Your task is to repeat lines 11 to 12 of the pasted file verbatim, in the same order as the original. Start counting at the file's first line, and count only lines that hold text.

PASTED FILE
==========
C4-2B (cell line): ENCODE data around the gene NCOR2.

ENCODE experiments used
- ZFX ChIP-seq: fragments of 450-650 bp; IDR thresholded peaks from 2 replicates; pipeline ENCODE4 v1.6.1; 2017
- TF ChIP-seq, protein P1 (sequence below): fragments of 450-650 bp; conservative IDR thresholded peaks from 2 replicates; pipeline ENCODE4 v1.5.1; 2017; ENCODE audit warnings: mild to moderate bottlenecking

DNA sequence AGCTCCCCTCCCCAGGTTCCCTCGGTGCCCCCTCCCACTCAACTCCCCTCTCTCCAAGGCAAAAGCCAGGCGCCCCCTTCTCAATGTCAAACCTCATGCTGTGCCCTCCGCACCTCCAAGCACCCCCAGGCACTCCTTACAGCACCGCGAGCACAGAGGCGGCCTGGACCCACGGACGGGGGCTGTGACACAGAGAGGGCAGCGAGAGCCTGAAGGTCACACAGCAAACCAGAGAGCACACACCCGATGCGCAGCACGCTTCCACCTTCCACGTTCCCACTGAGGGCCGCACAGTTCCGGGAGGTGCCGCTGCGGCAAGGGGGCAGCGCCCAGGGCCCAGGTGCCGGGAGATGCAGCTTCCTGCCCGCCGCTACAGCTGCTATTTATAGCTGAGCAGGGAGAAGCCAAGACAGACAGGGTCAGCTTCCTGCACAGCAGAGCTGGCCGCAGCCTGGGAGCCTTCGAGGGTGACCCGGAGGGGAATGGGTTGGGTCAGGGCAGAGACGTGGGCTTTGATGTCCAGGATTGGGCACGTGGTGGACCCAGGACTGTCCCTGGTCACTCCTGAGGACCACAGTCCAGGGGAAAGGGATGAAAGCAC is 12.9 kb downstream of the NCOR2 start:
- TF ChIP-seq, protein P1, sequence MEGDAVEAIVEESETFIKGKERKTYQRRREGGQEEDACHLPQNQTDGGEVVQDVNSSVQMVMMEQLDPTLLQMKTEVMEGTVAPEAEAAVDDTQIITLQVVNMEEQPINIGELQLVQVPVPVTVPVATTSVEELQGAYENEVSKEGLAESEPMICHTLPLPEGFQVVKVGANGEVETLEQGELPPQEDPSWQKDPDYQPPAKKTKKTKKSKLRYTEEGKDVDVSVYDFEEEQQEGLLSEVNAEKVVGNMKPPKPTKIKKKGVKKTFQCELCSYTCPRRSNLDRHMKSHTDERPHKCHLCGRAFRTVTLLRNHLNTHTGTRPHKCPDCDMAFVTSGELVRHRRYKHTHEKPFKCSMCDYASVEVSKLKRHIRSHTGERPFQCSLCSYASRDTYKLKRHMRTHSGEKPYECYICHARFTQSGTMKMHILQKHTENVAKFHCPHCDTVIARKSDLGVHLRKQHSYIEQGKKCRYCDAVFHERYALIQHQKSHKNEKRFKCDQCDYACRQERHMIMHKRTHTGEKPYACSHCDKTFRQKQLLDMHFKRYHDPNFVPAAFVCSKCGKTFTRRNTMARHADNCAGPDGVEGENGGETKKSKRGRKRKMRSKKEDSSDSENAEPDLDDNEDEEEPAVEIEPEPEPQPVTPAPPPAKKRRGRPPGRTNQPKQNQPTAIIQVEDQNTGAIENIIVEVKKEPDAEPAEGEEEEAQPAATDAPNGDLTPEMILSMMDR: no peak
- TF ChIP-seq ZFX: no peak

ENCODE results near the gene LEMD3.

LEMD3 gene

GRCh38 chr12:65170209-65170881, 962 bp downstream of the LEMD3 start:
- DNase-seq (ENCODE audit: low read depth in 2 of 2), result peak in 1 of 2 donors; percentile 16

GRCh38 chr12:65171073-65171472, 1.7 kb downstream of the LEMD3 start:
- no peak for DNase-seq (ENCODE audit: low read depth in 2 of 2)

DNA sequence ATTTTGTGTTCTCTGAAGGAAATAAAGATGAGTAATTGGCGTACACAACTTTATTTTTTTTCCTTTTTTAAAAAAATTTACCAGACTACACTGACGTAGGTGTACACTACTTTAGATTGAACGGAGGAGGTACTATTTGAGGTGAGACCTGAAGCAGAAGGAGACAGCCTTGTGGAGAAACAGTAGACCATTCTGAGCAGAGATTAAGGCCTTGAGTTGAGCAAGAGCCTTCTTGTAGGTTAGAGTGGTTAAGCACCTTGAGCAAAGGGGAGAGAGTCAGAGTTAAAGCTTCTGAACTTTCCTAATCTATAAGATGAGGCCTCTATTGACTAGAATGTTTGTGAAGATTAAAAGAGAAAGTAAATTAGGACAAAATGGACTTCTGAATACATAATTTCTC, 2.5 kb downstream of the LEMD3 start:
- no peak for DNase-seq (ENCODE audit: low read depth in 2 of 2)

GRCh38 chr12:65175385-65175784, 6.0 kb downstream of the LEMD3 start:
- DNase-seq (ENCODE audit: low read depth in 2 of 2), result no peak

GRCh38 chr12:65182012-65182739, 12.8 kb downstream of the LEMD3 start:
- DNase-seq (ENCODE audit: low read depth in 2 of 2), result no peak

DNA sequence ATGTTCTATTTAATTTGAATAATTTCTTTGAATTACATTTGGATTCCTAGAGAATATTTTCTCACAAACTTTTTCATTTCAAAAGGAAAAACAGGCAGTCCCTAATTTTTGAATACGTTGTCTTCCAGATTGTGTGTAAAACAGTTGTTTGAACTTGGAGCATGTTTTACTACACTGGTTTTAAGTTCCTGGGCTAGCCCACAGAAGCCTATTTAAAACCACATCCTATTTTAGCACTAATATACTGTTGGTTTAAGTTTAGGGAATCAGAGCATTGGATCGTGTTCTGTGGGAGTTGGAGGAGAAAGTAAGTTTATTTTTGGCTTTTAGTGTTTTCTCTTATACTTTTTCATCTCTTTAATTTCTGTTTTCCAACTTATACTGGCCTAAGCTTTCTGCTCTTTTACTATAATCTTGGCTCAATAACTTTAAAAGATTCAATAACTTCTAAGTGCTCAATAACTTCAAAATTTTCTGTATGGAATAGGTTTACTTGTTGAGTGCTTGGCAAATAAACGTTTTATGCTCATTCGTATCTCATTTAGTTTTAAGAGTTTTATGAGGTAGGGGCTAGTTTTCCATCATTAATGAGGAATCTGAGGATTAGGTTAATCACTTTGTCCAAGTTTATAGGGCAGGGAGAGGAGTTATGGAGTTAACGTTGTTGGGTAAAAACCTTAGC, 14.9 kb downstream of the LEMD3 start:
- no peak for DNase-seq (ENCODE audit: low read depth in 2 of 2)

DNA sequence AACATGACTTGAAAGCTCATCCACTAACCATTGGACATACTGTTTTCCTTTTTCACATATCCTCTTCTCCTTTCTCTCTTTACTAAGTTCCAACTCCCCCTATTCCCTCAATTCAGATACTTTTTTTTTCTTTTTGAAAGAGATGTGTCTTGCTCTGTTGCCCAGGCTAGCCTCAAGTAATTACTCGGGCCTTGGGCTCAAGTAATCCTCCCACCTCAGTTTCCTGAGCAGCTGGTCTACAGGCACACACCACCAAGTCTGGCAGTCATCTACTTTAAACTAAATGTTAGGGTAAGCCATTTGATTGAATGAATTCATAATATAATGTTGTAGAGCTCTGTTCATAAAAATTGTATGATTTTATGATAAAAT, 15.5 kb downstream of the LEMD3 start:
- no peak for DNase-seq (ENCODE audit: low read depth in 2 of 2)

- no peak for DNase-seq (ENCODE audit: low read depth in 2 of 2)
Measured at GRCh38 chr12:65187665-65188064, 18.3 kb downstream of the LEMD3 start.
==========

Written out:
- DNase-seq (ENCODE audit: low read depth in 2 of 2), result peak in 1 of 2 donors; percentile 16

GRCh38 chr12:65171073-65171472, 1.7 kb downstream of the LEMD3 start: